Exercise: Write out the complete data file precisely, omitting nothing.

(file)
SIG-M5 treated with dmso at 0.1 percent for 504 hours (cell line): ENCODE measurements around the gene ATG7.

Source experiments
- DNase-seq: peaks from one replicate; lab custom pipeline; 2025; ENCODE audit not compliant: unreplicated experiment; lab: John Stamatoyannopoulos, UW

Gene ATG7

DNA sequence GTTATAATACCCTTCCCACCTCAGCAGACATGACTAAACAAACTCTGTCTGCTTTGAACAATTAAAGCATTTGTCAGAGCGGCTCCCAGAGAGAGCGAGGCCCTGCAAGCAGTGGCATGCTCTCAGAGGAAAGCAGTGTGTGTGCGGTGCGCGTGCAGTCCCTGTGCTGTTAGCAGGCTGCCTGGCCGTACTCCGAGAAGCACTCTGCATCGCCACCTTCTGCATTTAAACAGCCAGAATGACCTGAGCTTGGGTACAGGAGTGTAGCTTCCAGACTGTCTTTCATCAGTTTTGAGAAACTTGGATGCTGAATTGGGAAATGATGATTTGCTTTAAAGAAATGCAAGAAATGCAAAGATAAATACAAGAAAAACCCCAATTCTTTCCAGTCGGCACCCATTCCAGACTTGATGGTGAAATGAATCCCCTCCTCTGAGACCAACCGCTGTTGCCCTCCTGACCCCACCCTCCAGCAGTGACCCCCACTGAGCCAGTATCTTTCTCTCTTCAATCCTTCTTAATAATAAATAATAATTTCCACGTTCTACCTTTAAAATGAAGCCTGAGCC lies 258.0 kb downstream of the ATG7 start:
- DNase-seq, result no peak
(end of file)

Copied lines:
SIG-M5 treated with dmso at 0.1 percent for 504 hours (cell line): ENCODE measurements around the gene ATG7.

Source experiments
- DNase-seq: peaks from one replicate; lab custom pipeline; 2025; ENCODE audit not compliant: unreplicated experiment; lab: John Stamatoyannopoulos, UW

Gene ATG7

DNA sequence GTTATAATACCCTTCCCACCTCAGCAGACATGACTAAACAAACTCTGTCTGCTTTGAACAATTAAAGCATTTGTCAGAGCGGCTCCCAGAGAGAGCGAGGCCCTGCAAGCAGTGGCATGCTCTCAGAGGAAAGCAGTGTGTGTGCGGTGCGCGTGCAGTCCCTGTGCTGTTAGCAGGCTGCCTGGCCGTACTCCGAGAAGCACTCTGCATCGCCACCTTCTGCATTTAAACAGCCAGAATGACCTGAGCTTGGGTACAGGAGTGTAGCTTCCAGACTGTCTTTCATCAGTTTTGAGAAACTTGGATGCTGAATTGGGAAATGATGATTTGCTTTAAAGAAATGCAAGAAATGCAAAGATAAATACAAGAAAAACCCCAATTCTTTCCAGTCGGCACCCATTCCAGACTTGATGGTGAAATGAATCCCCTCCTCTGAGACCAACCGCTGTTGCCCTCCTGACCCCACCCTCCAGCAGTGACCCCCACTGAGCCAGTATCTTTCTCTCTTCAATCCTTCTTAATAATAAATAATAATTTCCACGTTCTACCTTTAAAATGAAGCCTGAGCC lies 258.0 kb downstream of the ATG7 start:
- DNase-seq, result no peak